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Water Shortage Issue Related to the Mexican Water Deficit

Documents and information pertaining to the TCEQ's position on Rio Grande water distribution between the United States and Mexico.

Issue

The failure of Mexico to consistently deliver water in accordance with the 1944 water treaty between the United States and Mexico significantly harms Texas interests.

The treaty requires delivery from certain tributaries in Mexico to the United States of not less than a minimum annual average of 350,000 acre feet, in cycles of five consecutive years. Mexico’s failure to deliver the amount of water owed results in undue hardship for Texas' water users who rely on that water for irrigation, as well as municipalities that need the irrigation water to convey public drinking water supplies. In fact, a 2013 study by Texas A&M AgriLife concluded that a loss of irrigation water in the Lower Rio Grande Valley of Texas endangers approximately 4,840 jobs per year and reduces output in the valley by an estimated $395 million.

Despite countless meetings between U.S., Texas, and Mexico water officials, Mexico has yet to provide a concrete proposal and further productive and earnest discussions and commitment to honor the Treaty and deliver the minimum annual amount of water. To resolve this issue, Mexico must recognize their obligation to the United States under the 1944 Treaty, set aside water for Treaty compliance, and deliver water on a schedule that benefits all users within the Rio Grande Basin. The United States has never failed to meets its obligation on the Colorado to deliver 1.5 million acre-feet to Mexico under the same Treaty. Texas is simply requesting that Mexico treat its obligation to the Rio Grande in the same manner.

The International Boundary and Water Commission, in conjunction with the U.S. State Department, has the responsibility to enforce the treaty, but has not been successful. The U.S. Department of State has not engaged in the discussions in a manner similar to that required in 2005 to solve the then established debt. Until the federal government engages in a more serious manner, it is expected that Mexico will continue to disregard the Treaty in spite of the fact that the United States has implemented actions to the benefit of Mexico on numerous occasions.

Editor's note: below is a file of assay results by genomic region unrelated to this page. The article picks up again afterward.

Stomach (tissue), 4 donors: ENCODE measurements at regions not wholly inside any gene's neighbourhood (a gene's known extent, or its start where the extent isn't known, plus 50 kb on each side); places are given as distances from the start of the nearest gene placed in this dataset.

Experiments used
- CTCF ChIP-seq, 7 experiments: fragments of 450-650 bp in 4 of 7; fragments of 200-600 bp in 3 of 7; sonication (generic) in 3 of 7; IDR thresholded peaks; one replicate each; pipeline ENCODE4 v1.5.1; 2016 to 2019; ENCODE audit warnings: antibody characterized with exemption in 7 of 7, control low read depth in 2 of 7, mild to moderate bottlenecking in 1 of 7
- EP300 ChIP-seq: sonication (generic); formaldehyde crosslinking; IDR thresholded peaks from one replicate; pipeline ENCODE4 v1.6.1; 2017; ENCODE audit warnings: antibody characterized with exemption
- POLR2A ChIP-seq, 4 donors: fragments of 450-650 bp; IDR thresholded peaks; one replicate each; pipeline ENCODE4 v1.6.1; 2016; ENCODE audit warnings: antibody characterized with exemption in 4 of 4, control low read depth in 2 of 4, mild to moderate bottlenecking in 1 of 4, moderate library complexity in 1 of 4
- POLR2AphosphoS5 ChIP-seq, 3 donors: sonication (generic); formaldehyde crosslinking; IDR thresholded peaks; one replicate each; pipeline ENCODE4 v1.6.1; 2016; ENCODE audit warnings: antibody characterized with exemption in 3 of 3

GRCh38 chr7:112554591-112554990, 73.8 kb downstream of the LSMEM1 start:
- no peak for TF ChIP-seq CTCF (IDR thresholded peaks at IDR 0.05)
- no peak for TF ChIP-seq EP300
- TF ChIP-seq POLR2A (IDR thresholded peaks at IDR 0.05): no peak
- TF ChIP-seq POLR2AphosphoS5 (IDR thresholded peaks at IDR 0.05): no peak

Rio Grande Watermaster Reports

Reservoir Levels

This report is for the week ending 1/9/2016.

  • The current cycle began on October 25, 2015.
  • As of January 9, 2016, Mexico has delivered 200,026 AF
  • The previous cycle ended with a debt of 263,250 AF.
  • On January 9, 2016, the U.S. combined ownership at Amistad/Falcon stood at 66.23 percent of normal conservation capacity, impounding 2,246,477 acre-feet, up from 47.99 percent (1,627,906 AF) of normal conservation a year ago at this time.
  • The Mexican Reservoirs report shows, as a whole, a total of 69.49 percent average capacity. All Mexican Reservoirs are below 100 percent capacity at this time.
  • As of 1/9/16 the United States has 1,369,289 AF in Amistad and 877,188 AF in Falcon.
  • Mexico has 562,633 AF in Amistad and 665,593 AF in Falcon.
  • The Amistad Reservoir is currently at: 1092.14 ft -24.86 with a release of 20.0 cms/706 cfs
  • Falcon Reservoir is currently at: 285.66 ft -15.53 with a release of 10.0 cms/353 cfs

Ownership of Water – Amistad/Falcon

Report dated 1/30/2016.

On January 30, 2016, the U.S. combined ownership at Amistad/Falcon stood at 66.69 percent of normal conservation capacity, impounding 2,261,881 acre-feet, up from 48.93 percent (1,659,523 AF) of normal conservation a year ago at this time. Overall the system is holding 58.67 percent of normal conservation capacity, impounding 3,474,703 acre-feet with Amistad at 59.08 percent of conservation capacity, impounding 1,935,165 acre-feet and Falcon at 58.17 percent of conservation capacity, impounding 1,539,538 acre-feet. Mexico has 47.93 percent of normal conservation capacity, impounding 1,212,822 acre-feet at Amistad/Falcon.

Resolutions

Letters Pertaining to Mexican Water Deficit

IBWC's Minute 309 and Letters